Porting windows applications to unix && portable software

Fortunately most software these days is pretty portable. This trend started with "c" code and today we have languages like Java that are designed to be platform independant. Unfortunately, Microsoft still dominates the PC world and thus most user applications so companies looking to market products to the unix world must port applications using DLL's & COM/DCOM objects.

Most programmers specialize in writing application for either PC, Mac or Unix domains and porting the applications written by these programmers is not a trivial task, unless coded using portable C/C++ or Java software.

This white paper is an attempt to outline some of the important considerations in porting application from windows to unix. For more information regarding porting contact me (joe schartman) at joesch woodtennis.com.

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I would like to first mention a few C/C++ language features that should be used to make software more portable or machine independent so that porting between platforms is not such an issue and the compiler can determine which machine dependant code to build for a given build :

In order to create a dll that will work on Windows and a shared object (so) that will work on under Unix ... I would recommend creating the dll/so first under Windows using one of MS Visual Studio's wizards. There is a wizard to create a dll. In this wizard, there an option to create "Hello World" type dll -- this option would create the DLLMain that is necessary for dlls under windows but not needed for shared objects on Unix. When you port the dll to Unix, you basically place the DLLMain inside an #ifdef ... #endif block -- this block would be compiled under windows but not under unix. See example below for OracleDac.cpp:

This first block of #ifdef _WIN32 ... #endif MUST occur at beginning of file prior to anyother includes.

#ifdef _WIN32

#if _MSC_VER > 1000

#pragma once

#endif // _MSC_VER > 1000

// Insert your headers here


// Exclude rarely-used stuff from Windows headers

#include <windows.h>


#include "OracleDac.h" // include any other files here.

Here's the block for DllMain which is needed for windows but not unix.

#ifdef _WIN32


HANDLE hModule,DWORD ul_reason_for_call, LPVOID lpReserved)

{ switch (ul_reason_for_call)








return TRUE;


#endif // ifdef _WIN32

// Add any other exported methods here.

For the dll/shared objects that are created, Windows requires a special macro to be placed before class and function declarations in order to know if the item is to imported or exported. However, these macros aren't known to the unix world and aren't required. So another #define is needed in order to take care of this. Additionally for C++, all compilers tend to mangle class/function definitions differently. Our dlls export classes but a windows user can't create an instance of a class without the exported macro definition being used or the presence of .def file. So in our platform.h/platform.cpp files (included), we have macros defined based on the type of OS you are running. These macros are used during the compilation phase in order to determine if extra code gets placed in your dll/so. So our classes and global functions have "SOEXPORT" placed in front of the function/class declaration. So for windows, SOEXPORT is defined as #define SOEXPORT __declspec(dllexport) and in unix SOEXPORT is Not defined.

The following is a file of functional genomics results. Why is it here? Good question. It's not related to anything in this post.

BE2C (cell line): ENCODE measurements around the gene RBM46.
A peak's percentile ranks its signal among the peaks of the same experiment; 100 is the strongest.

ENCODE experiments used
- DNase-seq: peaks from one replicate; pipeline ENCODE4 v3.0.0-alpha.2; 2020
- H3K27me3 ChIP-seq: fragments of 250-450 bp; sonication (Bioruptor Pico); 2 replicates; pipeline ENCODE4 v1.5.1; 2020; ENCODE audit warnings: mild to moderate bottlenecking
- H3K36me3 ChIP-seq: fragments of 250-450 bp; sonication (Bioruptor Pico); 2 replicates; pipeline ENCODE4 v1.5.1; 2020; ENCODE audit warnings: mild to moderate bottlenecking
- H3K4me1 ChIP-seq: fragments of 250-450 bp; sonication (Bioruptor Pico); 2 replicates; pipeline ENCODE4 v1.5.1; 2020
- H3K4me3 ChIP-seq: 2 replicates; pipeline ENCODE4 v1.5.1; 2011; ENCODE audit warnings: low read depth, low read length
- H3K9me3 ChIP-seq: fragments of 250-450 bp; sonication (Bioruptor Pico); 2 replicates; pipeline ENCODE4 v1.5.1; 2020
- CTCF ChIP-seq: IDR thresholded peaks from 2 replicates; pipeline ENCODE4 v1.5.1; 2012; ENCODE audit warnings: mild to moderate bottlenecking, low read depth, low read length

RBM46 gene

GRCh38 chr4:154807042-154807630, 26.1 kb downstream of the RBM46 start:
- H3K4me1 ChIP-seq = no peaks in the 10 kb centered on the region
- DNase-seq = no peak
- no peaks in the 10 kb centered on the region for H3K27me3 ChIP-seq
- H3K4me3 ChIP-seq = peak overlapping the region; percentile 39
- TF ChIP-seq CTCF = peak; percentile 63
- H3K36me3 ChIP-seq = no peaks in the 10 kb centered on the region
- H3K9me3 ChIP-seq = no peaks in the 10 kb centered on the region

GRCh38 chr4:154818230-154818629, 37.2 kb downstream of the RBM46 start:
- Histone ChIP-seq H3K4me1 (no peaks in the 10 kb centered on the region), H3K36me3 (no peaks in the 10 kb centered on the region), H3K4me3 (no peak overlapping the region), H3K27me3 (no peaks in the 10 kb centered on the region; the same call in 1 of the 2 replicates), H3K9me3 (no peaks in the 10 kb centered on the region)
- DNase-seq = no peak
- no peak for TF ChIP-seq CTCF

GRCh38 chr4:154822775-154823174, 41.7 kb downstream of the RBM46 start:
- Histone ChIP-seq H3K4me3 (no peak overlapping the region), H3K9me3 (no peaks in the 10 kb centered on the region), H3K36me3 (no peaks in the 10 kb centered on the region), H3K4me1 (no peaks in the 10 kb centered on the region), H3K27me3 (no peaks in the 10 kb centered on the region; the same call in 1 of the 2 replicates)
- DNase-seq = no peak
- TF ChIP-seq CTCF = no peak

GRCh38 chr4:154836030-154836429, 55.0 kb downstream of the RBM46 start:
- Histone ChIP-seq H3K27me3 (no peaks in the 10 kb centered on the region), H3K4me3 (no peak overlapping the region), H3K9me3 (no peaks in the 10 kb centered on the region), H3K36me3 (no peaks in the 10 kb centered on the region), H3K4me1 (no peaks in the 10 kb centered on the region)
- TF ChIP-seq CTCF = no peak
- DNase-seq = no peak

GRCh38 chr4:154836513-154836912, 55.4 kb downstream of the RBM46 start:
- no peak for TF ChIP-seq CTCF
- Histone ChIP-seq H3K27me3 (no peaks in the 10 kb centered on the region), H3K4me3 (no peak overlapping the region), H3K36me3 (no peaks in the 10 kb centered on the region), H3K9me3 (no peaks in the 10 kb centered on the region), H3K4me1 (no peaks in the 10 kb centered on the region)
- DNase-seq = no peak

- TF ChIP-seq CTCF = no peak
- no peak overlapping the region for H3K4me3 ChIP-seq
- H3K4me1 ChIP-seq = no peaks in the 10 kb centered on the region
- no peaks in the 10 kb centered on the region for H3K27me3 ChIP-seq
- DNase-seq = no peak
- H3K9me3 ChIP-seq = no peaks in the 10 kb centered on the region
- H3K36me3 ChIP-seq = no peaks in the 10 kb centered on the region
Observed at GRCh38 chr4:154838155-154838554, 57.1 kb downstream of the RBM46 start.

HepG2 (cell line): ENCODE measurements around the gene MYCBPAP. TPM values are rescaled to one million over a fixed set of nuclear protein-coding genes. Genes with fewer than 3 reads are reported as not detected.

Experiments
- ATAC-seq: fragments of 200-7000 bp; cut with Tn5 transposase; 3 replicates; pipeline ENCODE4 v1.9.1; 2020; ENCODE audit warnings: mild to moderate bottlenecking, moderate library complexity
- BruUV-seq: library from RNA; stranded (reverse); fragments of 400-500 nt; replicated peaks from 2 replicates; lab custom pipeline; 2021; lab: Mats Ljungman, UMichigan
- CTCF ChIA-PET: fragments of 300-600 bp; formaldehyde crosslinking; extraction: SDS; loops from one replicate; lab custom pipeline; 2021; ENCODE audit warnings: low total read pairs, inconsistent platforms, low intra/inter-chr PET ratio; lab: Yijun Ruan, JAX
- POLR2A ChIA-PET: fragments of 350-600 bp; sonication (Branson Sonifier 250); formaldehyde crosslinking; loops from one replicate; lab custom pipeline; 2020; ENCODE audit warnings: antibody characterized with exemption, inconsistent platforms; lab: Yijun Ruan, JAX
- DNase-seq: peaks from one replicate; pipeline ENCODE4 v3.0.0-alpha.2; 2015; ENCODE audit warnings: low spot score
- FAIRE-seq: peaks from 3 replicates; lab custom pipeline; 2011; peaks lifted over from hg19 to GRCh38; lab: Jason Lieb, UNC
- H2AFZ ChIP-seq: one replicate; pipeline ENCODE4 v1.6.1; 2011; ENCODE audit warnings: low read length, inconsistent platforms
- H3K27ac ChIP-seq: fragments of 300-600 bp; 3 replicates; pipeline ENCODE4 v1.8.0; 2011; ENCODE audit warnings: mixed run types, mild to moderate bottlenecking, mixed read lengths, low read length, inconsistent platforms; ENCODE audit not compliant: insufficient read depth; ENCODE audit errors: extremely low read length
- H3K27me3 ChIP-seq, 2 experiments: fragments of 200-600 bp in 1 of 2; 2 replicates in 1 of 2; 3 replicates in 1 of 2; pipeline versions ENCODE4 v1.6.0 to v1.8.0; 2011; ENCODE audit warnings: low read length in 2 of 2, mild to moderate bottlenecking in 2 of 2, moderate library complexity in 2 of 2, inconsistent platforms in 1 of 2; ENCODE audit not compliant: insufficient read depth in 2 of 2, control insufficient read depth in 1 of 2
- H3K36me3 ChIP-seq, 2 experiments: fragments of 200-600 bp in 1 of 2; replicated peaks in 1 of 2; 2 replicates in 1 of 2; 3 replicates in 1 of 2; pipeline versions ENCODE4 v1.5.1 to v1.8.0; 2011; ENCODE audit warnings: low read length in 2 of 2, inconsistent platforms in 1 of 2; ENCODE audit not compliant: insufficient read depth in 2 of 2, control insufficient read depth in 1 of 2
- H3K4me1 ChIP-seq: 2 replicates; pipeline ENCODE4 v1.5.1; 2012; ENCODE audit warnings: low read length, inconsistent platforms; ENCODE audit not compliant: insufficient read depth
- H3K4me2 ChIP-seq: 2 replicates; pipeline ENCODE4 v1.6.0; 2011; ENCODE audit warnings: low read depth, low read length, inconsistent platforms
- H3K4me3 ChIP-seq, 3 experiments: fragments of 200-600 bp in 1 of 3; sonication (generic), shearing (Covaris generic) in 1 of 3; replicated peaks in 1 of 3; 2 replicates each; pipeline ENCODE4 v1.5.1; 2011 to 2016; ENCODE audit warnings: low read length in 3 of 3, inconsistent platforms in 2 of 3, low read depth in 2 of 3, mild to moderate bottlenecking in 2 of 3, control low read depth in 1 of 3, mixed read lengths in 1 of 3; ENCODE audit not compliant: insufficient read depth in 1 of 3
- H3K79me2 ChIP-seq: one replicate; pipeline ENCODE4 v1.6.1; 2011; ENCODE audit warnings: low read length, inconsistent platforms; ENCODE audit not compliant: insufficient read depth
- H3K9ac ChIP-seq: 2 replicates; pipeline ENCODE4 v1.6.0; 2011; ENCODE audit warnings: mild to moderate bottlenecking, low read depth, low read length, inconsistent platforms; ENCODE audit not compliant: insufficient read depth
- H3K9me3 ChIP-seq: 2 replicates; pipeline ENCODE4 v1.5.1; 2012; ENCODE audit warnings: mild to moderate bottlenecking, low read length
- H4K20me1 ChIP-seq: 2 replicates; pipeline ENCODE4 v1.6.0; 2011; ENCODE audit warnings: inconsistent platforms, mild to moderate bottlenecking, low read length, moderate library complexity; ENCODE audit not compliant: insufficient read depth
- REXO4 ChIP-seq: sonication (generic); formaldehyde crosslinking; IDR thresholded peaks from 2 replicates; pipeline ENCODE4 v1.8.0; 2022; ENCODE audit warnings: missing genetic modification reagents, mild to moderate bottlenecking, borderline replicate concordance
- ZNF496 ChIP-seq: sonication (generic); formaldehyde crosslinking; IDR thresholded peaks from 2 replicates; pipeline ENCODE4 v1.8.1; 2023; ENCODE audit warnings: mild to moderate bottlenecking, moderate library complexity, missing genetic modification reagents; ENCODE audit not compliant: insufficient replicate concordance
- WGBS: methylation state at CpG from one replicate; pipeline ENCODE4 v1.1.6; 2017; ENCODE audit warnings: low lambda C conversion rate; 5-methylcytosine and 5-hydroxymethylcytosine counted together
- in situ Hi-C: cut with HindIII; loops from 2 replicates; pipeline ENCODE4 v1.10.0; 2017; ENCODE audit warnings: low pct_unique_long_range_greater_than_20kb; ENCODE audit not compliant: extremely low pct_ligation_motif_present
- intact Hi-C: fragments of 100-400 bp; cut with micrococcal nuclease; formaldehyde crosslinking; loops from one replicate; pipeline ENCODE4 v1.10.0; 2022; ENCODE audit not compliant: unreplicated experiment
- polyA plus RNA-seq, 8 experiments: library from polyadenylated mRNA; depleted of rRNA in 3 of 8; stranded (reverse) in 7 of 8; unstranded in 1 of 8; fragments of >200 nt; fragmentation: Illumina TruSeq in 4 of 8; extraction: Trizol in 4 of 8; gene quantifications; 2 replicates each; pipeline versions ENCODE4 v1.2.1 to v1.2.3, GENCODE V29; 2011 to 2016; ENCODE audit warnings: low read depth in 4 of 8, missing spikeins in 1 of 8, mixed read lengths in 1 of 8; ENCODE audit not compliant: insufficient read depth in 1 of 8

Here are some examples:

extern "C" SOEXPORT CDacSession* CreateORACLE(); SOEXPORT CDacSession* CreateORACLE()


return new COraSession();


class SOEXPORT COraSession : public CDacSession{....}

In our case, we only used the dll/so for use in a dynamic abstract factory. Basically, what that does is only load the dll/so during run-time when it is needed. This factory uses a generic methods (platform.h cpp) to load, unload, get function pointer to a method. See the comment at the near the end of platform.h. I have a generic article (hard-copy only) on abstract factories. The user would request a particular type of object and the factory would determine if the dll/so was loaded (if so, then create instance for user); otherwise attempt to load the dll/so based on type (if it was able to load the dll/so, then create instance for user). DacDynamicPluggableFactory is an example dynamic abstract factory. The factory uses the "C" methods in the dll/so to get instances of objects.

I can't really get into the building of shared objects on unix due each compiler having different compiler switches to build shared objects. But in platform.cpp (at the end) there are the three routines to load, unload, get proc address that work for windows and unix. Unix uses dlopen,dlclose, dl<something ...don't remember off top my head> and windows uses Win32 api calls .... just see the routines at end of platform.cpp

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This page was created by Joe Schartman for CyberTennis Website.
Last Revised: Nov 2000